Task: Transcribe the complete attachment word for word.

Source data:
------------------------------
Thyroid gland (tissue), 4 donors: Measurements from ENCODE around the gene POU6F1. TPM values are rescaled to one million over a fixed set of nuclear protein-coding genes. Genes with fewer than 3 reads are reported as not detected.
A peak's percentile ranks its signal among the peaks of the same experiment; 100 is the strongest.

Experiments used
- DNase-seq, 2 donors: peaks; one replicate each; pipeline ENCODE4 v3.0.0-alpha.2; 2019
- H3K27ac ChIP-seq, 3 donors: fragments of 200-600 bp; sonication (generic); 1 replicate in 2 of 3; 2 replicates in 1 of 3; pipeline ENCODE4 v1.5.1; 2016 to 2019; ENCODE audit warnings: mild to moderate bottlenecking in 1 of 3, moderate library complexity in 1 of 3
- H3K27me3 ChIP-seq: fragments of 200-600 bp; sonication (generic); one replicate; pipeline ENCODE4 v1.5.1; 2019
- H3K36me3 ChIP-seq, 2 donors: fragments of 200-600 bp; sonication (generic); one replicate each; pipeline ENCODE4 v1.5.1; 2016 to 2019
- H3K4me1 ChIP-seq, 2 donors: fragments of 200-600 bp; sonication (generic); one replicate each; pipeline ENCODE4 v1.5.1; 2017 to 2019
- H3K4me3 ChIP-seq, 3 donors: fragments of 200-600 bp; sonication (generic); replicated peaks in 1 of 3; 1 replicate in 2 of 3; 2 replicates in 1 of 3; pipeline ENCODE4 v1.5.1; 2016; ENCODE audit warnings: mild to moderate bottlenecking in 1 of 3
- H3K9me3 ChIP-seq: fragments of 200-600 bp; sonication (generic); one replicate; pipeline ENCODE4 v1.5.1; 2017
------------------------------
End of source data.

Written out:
Thyroid gland (tissue), 4 donors: Measurements from ENCODE around the gene POU6F1. TPM values are rescaled to one million over a fixed set of nuclear protein-coding genes. Genes with fewer than 3 reads are reported as not detected.
A peak's percentile ranks its signal among the peaks of the same experiment; 100 is the strongest.

Experiments used
- DNase-seq, 2 donors: peaks; one replicate each; pipeline ENCODE4 v3.0.0-alpha.2; 2019
- H3K27ac ChIP-seq, 3 donors: fragments of 200-600 bp; sonication (generic); 1 replicate in 2 of 3; 2 replicates in 1 of 3; pipeline ENCODE4 v1.5.1; 2016 to 2019; ENCODE audit warnings: mild to moderate bottlenecking in 1 of 3, moderate library complexity in 1 of 3
- H3K27me3 ChIP-seq: fragments of 200-600 bp; sonication (generic); one replicate; pipeline ENCODE4 v1.5.1; 2019
- H3K36me3 ChIP-seq, 2 donors: fragments of 200-600 bp; sonication (generic); one replicate each; pipeline ENCODE4 v1.5.1; 2016 to 2019
- H3K4me1 ChIP-seq, 2 donors: fragments of 200-600 bp; sonication (generic); one replicate each; pipeline ENCODE4 v1.5.1; 2017 to 2019
- H3K4me3 ChIP-seq, 3 donors: fragments of 200-600 bp; sonication (generic); replicated peaks in 1 of 3; 1 replicate in 2 of 3; 2 replicates in 1 of 3; pipeline ENCODE4 v1.5.1; 2016; ENCODE audit warnings: mild to moderate bottlenecking in 1 of 3
- H3K9me3 ChIP-seq: fragments of 200-600 bp; sonication (generic); one replicate; pipeline ENCODE4 v1.5.1; 2017